Financial scams targeting seniors have become so prevalent that they’re now considered “the crime of the 21st century.” Why? Because seniors are thought to have a significant amount of money sitting in their accounts.
Financial scams also often go unreported or can be difficult to prosecute, so they’re considered a “low-risk” crime. However, they’re devastating to many older adults and can leave them in a very vulnerable position with little time to recoup their losses.
It’s not just wealthy seniors who are targeted. Low-income older adults are also at risk of financial abuse. And it’s not always strangers who perpetrate these crimes. Over 90% of all reported elder abuse is committed by an older person’s own family members, most often their adult children, followed by grandchildren, nieces and nephews, and others.
Review our list below, so you can identify a potential scam.
1. Medicare/health insurance scams
Every U.S. citizen or permanent resident over age 65 qualifies for Medicare, so there is rarely any need for a scam artist to research what private health insurance company older people have in order to scam them out of some money.
In these types of scams, perpetrators may pose as a Medicare representative to get older people to give them their personal information, or they will provide bogus services for elderly people at makeshift mobile clinics, then use the personal information they provide to bill Medicare and pocket the money.
2. Counterfeit prescription drugs
Most commonly, counterfeit drug scams operate on the Internet, where seniors increasingly go to find better prices on specialized medications. This scam is growing in popularity—since 2000, the FDA has investigated an average of 20 such cases per year, up from five a year in the 1990s.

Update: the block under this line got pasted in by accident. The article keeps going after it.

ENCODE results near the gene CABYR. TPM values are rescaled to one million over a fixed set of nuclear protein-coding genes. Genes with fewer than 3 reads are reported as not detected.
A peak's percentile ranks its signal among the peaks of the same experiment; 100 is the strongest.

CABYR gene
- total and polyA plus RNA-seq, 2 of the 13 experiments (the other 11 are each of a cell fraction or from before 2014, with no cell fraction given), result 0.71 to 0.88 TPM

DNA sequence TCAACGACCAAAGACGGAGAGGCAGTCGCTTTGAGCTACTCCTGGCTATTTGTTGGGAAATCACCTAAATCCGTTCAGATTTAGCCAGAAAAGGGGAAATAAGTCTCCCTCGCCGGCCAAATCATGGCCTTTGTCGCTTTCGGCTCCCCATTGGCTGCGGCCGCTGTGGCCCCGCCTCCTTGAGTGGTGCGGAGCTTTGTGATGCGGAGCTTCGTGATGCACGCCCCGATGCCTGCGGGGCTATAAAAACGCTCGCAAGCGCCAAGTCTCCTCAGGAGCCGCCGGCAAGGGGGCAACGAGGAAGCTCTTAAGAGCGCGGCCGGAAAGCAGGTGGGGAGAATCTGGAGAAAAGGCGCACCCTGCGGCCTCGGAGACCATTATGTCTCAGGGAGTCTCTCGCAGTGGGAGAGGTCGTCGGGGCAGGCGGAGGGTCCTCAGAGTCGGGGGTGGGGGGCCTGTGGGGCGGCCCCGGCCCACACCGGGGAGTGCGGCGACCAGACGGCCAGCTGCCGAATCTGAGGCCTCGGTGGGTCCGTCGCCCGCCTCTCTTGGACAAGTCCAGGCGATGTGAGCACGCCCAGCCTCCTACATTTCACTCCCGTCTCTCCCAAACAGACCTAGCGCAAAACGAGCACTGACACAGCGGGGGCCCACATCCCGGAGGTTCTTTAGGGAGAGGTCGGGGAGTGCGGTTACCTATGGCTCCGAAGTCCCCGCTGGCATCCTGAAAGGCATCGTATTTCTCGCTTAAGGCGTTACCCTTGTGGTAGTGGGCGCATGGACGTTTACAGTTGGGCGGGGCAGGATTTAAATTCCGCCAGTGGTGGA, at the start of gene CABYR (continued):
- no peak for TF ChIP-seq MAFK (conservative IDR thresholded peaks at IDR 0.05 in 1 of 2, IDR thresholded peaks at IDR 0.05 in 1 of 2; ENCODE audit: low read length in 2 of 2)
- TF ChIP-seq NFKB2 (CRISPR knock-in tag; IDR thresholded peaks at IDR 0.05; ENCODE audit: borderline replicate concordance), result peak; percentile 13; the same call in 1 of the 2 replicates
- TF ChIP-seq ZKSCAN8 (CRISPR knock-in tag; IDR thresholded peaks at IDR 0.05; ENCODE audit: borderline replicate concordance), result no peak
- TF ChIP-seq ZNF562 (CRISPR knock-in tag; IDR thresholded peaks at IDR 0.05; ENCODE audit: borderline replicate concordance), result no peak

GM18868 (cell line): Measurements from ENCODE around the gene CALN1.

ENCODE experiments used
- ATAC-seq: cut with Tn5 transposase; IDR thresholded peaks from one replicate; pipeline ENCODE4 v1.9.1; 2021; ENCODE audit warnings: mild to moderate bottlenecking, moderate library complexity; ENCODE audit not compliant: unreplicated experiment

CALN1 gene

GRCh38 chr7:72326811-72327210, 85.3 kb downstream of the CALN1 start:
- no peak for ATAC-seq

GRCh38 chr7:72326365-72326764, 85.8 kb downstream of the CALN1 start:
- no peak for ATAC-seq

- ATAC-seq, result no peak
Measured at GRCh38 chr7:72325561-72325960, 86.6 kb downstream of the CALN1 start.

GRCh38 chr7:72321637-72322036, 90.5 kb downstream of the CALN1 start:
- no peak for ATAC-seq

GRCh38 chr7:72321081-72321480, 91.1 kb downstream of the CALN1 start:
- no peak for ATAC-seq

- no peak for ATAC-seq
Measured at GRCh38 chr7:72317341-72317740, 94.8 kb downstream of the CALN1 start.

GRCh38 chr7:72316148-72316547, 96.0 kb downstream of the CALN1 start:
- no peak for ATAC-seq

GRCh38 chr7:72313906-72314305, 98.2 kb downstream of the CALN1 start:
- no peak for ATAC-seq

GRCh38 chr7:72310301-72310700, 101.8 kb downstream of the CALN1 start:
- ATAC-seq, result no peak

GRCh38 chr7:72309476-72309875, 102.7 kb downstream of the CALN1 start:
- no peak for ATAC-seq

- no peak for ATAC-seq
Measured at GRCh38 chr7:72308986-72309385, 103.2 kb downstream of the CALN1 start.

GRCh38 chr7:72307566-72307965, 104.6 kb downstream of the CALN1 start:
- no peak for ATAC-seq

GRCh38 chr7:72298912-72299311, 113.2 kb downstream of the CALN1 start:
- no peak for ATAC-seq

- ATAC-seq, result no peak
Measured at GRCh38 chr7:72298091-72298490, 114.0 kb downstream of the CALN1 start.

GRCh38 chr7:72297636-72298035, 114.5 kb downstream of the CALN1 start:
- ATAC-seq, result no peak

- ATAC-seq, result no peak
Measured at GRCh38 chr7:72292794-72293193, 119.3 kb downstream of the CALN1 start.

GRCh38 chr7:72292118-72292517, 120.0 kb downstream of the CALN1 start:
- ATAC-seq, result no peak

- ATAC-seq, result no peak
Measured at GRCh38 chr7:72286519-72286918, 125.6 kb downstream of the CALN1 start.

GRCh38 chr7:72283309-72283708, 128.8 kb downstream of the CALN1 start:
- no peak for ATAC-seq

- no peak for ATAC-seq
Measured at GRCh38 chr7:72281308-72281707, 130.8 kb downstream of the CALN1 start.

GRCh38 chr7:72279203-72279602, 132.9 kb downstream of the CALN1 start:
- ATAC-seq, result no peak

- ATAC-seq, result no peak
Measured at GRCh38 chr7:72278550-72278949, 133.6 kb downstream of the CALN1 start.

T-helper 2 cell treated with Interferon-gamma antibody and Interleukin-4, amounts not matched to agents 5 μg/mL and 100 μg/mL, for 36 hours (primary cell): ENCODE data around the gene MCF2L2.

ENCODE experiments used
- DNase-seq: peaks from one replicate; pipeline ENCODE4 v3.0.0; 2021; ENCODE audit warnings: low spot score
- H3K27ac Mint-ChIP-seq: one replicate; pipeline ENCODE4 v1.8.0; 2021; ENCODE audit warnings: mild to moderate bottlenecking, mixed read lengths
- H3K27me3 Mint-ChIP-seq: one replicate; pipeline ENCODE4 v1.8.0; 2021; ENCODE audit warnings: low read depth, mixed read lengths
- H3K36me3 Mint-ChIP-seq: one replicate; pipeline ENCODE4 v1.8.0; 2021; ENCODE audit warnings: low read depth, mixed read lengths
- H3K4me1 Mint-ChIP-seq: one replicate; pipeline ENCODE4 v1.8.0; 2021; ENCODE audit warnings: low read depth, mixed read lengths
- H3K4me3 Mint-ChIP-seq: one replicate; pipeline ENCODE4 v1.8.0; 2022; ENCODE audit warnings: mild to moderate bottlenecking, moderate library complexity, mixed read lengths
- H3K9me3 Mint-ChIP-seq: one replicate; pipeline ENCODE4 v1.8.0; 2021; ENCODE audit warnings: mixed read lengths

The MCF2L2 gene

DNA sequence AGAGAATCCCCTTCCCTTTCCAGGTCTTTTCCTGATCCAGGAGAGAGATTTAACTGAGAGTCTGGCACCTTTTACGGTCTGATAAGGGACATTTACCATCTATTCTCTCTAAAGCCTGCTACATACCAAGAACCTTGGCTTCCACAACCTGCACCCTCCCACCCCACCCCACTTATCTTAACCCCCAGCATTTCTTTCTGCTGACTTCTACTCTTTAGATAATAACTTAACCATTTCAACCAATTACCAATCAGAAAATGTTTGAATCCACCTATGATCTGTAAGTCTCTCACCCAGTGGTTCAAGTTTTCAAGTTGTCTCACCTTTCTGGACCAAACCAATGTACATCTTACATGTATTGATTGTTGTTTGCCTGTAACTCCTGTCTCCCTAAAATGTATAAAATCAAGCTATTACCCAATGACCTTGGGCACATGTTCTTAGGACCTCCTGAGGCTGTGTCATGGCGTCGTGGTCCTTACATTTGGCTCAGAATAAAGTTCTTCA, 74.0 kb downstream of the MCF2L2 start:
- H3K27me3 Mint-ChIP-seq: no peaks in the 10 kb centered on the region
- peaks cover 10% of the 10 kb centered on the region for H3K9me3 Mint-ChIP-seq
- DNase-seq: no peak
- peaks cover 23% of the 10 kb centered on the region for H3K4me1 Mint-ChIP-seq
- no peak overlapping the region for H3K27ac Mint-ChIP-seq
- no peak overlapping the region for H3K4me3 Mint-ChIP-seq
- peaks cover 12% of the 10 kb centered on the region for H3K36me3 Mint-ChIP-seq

The danger is that besides paying money for something that will not help a person’s medical condition, victims may purchase unsafe substances that can inflict even more harm. This scam can be as hard on the body as it is on the wallet.
3. Funeral & cemetery scams
The FBI warns about two types of funeral and cemetery fraud perpetrated on seniors.
In one approach, scammers read obituaries and call or attend the funeral service of a complete stranger to take advantage of the grieving widow or widower. Claiming the deceased had an outstanding debt with them, scammers will try to extort money from relatives to settle the fake debts.
Another tactic of disreputable funeral homes is to capitalize on family members’ unfamiliarity with the considerable cost of funeral services to add unnecessary charges to the bill. In one common scam of this type, funeral directors will insist that a casket, usually one of the most expensive parts of funeral services, is necessary even when performing a direct cremation, which can be accomplished with a cardboard casket rather than an expensive display or burial casket.
4. Fraudulent anti-aging products
In a society bombarded with images of the young and beautiful, it’s not surprising that some older people feel the need to conceal their age in order to participate more fully in social circles and the workplace. After all, 60 is the new 40, right?
It is in this spirit that many older Americans seek out new treatments and medications to maintain a youthful appearance, putting them at risk of scammers. Whether it’s fake Botox like the one in Arizona that netted its distributors (who were convicted and jailed in 2006) $1.5 million in barely a year, or completely bogus homeopathic remedies that do absolutely nothing, there is money in the anti-aging business.
Botox scams are particularly unsettling, as renegade labs creating versions of the real thing may still be working with the root ingredient, botulism neurotoxin, which is one of the most toxic substances known to science. A bad batch can have health consequences far beyond wrinkles or drooping neck muscles.
5. Telemarketing/phone scams
Perhaps the most common scheme is when scammers use fake telemarketing calls to prey on older people, who as a group make twice as many purchases over the phone than the national average. While the image of the lonely senior citizen with nobody to talk to may have something to do with this, it is far more likely that older people are more familiar with shopping over the phone, and therefore might not be fully aware of the risk.
With no face-to-face interaction, and no paper trail, these scams are incredibly hard to trace. Also, once a successful deal has been made, the buyer’s name is then shared with similar schemers looking for easy targets, sometimes defrauding the same person repeatedly.
Examples of telemarketing fraud include: